Mammal

Polar Bear

Area: 
Alaska, Canada, Greenland, Norway, and Russia
Habitat: 
Arctic ice, tundra, and woodlands
Food: 
Seals, walrus, caribou, beached whales, grass, and seaweed
Size: 
Up to 10 feet long
Babies: 
Cubs are born hairless, with eyes closed, and are about the size of a stick of butter.
A polar bear's nose is so powerful it can smell a seal on the ice 20 miles away!
The Great Ice Bear

 

Polar bears live on ice and snow, but that’s not a problem—these bears have some cool ways to stay warm with two different layers of hair and thick fat.

 

During winter, many bears stay warm by making a denThe home or dwelling of an animal, usually in the ground, a tree hollow, or a cave. and sleeping. Polar bears do not hibernate, but their body functions do slow down at this time. This is called “winter sleep,” as the bears can easily be awakened. A mother bear can give birthThe beginning of an animal's life. and nurse her young while in her winter sleep.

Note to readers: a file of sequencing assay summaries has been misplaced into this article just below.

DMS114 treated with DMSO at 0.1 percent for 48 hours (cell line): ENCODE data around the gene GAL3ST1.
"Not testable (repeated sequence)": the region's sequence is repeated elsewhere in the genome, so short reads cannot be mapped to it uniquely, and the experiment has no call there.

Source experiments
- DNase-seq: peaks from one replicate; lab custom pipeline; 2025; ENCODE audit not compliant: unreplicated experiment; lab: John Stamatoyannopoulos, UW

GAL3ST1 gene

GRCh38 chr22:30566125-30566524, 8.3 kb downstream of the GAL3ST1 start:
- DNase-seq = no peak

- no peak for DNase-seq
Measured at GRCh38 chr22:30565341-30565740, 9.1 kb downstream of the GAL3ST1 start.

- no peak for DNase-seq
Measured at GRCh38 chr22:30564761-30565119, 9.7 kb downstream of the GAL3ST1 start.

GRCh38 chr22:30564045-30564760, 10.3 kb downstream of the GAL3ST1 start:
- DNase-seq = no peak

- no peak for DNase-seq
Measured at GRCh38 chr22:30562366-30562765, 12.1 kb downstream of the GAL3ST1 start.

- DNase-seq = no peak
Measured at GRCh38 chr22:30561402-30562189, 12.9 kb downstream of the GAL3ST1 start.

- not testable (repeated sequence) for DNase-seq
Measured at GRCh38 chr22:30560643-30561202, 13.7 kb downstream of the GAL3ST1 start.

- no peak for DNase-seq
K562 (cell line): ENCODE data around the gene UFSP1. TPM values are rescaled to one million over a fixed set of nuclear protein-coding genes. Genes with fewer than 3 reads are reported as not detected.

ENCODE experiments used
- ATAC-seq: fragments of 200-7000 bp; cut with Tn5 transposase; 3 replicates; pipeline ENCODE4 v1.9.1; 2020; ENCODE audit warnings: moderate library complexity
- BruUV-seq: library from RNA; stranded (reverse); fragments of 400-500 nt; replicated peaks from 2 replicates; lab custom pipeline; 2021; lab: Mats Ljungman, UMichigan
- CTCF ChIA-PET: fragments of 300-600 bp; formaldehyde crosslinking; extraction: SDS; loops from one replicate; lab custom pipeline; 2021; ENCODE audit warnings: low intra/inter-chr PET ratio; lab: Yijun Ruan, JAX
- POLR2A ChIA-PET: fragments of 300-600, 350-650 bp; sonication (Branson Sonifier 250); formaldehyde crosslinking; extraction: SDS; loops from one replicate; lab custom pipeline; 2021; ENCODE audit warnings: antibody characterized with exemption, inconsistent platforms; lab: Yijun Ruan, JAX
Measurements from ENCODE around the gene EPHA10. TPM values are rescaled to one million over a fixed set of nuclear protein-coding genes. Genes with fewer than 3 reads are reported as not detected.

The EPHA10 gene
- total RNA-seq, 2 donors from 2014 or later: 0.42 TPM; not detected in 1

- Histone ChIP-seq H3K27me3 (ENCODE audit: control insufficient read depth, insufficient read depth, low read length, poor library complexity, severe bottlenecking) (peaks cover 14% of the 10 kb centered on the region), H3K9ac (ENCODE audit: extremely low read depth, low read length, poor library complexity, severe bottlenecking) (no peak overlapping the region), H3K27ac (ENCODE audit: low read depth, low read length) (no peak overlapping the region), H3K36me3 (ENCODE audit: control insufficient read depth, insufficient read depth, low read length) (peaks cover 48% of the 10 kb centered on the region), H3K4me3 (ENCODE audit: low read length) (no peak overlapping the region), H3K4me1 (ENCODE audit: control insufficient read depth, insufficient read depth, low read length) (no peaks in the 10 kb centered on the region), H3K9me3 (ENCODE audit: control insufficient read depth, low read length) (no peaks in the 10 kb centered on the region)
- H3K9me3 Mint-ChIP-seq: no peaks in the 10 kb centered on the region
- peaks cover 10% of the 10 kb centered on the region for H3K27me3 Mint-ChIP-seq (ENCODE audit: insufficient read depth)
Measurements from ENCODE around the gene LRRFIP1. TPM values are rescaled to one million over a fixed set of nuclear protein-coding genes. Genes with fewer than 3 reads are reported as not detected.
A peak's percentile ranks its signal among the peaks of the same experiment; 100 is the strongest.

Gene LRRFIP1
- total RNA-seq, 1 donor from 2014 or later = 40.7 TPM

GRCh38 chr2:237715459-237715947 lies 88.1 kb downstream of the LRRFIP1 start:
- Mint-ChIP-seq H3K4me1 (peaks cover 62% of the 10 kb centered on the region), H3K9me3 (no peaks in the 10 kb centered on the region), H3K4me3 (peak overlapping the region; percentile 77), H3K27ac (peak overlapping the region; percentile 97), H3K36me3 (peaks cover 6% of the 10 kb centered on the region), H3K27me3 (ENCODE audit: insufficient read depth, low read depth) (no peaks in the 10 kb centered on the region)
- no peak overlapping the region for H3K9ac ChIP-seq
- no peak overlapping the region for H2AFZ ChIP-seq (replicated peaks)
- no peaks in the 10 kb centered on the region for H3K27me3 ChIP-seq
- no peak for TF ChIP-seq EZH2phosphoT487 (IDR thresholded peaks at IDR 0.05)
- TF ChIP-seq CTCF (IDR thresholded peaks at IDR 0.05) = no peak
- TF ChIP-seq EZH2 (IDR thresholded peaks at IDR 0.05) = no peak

For such a big animalAny living thing that is not a plant. Most animals can move about freely. All use plants or other animals as food. All have sensory organs., polar bears sure start out small! A cub is about the size of a stick of butter when it is born. Milk from polar bear mothers is 35 percent fat; this helps the cubs grow quickly. By springtime they weigh more than 20 pounds and start exploring with their mother outside the denThe home or dwelling of an animal, usually in the ground, a tree hollow, or a cave..